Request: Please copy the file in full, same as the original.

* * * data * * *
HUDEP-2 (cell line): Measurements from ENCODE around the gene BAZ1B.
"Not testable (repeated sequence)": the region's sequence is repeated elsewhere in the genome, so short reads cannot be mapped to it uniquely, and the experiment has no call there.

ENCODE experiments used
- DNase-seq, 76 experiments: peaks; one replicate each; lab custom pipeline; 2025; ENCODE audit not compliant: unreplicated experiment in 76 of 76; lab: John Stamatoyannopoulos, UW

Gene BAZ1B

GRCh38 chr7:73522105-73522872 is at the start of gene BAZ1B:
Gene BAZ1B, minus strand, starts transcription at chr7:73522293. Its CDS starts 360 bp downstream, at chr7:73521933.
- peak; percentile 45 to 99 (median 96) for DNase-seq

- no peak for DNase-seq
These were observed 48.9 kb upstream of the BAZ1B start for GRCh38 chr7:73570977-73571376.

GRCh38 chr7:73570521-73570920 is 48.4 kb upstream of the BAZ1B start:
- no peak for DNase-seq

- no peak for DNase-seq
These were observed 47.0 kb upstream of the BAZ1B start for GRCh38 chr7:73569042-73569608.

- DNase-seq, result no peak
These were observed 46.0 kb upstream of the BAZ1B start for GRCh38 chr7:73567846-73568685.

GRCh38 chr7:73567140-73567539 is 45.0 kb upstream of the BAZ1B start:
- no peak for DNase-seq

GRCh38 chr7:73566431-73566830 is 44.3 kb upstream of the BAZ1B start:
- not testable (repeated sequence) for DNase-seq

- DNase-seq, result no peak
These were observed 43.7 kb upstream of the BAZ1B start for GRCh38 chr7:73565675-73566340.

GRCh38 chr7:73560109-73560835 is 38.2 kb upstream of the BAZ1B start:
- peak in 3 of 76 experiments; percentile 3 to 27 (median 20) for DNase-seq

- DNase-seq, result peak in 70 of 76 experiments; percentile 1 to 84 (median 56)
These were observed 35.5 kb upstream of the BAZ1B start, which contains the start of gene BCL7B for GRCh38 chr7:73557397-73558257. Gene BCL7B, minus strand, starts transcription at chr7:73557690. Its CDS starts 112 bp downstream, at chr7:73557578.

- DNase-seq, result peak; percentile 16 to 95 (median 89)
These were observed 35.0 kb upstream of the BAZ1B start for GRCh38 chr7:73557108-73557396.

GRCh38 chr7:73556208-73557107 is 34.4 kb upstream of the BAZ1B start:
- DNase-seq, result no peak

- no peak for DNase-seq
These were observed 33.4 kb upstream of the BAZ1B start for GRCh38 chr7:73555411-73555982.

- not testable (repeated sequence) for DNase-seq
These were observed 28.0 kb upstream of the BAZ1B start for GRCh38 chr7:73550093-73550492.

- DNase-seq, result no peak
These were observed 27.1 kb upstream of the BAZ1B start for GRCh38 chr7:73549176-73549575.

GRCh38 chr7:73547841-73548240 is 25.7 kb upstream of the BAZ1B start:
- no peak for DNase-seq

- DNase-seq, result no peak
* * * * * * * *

HUDEP-2 (cell line): Measurements from ENCODE around the gene BAZ1B.
"Not testable (repeated sequence)": the region's sequence is repeated elsewhere in the genome, so short reads cannot be mapped to it uniquely, and the experiment has no call there.

ENCODE experiments used
- DNase-seq, 76 experiments: peaks; one replicate each; lab custom pipeline; 2025; ENCODE audit not compliant: unreplicated experiment in 76 of 76; lab: John Stamatoyannopoulos, UW

Gene BAZ1B

GRCh38 chr7:73522105-73522872 is at the start of gene BAZ1B:
Gene BAZ1B, minus strand, starts transcription at chr7:73522293. Its CDS starts 360 bp downstream, at chr7:73521933.
- peak; percentile 45 to 99 (median 96) for DNase-seq

- no peak for DNase-seq
These were observed 48.9 kb upstream of the BAZ1B start for GRCh38 chr7:73570977-73571376.

GRCh38 chr7:73570521-73570920 is 48.4 kb upstream of the BAZ1B start:
- no peak for DNase-seq

- no peak for DNase-seq
These were observed 47.0 kb upstream of the BAZ1B start for GRCh38 chr7:73569042-73569608.

- DNase-seq, result no peak
These were observed 46.0 kb upstream of the BAZ1B start for GRCh38 chr7:73567846-73568685.

GRCh38 chr7:73567140-73567539 is 45.0 kb upstream of the BAZ1B start:
- no peak for DNase-seq

GRCh38 chr7:73566431-73566830 is 44.3 kb upstream of the BAZ1B start:
- not testable (repeated sequence) for DNase-seq

- DNase-seq, result no peak
These were observed 43.7 kb upstream of the BAZ1B start for GRCh38 chr7:73565675-73566340.

GRCh38 chr7:73560109-73560835 is 38.2 kb upstream of the BAZ1B start:
- peak in 3 of 76 experiments; percentile 3 to 27 (median 20) for DNase-seq

- DNase-seq, result peak in 70 of 76 experiments; percentile 1 to 84 (median 56)
These were observed 35.5 kb upstream of the BAZ1B start, which contains the start of gene BCL7B for GRCh38 chr7:73557397-73558257. Gene BCL7B, minus strand, starts transcription at chr7:73557690. Its CDS starts 112 bp downstream, at chr7:73557578.

- DNase-seq, result peak; percentile 16 to 95 (median 89)
These were observed 35.0 kb upstream of the BAZ1B start for GRCh38 chr7:73557108-73557396.

GRCh38 chr7:73556208-73557107 is 34.4 kb upstream of the BAZ1B start:
- DNase-seq, result no peak

- no peak for DNase-seq
These were observed 33.4 kb upstream of the BAZ1B start for GRCh38 chr7:73555411-73555982.

- not testable (repeated sequence) for DNase-seq
These were observed 28.0 kb upstream of the BAZ1B start for GRCh38 chr7:73550093-73550492.

- DNase-seq, result no peak
These were observed 27.1 kb upstream of the BAZ1B start for GRCh38 chr7:73549176-73549575.

GRCh38 chr7:73547841-73548240 is 25.7 kb upstream of the BAZ1B start:
- no peak for DNase-seq

- DNase-seq, result no peak